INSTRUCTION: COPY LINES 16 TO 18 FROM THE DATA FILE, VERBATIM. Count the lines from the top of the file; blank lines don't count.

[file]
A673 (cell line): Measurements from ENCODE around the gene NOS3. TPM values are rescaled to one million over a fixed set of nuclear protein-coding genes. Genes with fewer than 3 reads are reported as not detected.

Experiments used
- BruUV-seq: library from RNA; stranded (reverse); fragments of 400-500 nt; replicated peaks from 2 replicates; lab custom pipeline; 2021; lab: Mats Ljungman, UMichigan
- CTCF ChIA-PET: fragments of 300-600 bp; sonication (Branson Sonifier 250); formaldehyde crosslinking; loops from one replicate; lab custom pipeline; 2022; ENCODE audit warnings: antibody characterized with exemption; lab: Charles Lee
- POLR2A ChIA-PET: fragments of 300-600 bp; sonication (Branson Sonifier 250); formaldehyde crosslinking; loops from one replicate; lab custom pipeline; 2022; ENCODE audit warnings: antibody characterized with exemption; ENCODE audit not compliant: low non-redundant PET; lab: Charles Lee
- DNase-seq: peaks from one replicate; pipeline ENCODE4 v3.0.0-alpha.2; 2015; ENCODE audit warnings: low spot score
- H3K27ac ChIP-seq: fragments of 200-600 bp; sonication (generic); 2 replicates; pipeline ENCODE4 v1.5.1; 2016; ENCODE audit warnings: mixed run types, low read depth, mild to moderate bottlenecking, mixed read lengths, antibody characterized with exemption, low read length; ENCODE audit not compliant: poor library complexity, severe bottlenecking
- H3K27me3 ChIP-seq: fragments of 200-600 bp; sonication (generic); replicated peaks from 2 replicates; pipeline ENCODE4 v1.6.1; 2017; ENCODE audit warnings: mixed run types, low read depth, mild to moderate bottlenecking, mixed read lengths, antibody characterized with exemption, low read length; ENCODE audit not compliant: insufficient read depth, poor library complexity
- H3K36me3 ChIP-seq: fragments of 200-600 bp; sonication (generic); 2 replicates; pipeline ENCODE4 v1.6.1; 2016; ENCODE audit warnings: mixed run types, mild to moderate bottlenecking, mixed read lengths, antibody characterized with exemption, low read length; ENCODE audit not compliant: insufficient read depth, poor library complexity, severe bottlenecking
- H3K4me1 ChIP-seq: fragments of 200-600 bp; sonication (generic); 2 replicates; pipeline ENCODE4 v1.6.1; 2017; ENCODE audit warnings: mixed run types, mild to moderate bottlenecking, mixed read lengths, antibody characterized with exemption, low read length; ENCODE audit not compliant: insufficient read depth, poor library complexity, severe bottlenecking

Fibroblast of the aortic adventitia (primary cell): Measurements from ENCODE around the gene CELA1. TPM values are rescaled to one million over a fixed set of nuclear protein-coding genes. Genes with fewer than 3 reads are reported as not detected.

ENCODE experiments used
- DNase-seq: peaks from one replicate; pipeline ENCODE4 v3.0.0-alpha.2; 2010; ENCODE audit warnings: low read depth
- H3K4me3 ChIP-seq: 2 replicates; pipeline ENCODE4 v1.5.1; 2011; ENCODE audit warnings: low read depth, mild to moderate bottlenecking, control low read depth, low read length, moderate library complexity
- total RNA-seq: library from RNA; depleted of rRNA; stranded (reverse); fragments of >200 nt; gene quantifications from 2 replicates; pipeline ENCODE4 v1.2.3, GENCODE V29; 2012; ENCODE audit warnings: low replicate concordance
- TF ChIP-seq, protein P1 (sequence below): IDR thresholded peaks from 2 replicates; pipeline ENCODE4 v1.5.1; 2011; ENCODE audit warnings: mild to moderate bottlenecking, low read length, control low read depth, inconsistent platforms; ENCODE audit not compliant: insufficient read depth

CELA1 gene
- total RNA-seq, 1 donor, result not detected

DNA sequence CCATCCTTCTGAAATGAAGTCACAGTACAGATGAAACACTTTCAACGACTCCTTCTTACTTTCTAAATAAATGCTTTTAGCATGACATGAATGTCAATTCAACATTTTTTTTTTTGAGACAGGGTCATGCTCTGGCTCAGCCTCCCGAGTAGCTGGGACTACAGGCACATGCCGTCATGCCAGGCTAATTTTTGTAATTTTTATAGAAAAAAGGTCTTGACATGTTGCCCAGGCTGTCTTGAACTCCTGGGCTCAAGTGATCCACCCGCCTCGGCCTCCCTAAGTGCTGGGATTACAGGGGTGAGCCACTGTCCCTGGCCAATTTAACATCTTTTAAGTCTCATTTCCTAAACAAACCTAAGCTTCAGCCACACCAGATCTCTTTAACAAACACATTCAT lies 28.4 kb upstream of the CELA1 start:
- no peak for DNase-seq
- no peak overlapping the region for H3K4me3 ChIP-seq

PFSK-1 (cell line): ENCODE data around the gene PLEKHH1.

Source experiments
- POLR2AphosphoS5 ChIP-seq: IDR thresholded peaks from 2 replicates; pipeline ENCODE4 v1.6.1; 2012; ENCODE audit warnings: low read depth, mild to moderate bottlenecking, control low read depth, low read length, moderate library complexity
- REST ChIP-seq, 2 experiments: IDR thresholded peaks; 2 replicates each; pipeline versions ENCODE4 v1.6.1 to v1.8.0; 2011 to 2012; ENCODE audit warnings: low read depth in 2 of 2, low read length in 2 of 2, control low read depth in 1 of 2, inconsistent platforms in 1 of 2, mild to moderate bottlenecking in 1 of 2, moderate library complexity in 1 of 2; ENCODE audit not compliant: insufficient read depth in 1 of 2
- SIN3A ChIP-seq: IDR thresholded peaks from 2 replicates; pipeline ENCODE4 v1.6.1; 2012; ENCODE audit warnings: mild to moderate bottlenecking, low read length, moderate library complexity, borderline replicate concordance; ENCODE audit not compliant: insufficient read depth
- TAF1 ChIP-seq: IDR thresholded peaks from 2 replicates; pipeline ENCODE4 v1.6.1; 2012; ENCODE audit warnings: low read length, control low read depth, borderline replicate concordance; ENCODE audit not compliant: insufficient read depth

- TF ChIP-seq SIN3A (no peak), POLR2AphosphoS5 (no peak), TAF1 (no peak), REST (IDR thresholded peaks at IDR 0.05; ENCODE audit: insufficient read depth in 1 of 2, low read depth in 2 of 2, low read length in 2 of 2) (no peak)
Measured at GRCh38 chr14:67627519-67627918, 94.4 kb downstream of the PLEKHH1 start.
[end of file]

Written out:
- TF ChIP-seq, protein P1 (sequence below): IDR thresholded peaks from 2 replicates; pipeline ENCODE4 v1.5.1; 2011; ENCODE audit warnings: mild to moderate bottlenecking, low read length, control low read depth, inconsistent platforms; ENCODE audit not compliant: insufficient read depth

CELA1 gene
- total RNA-seq, 1 donor, result not detected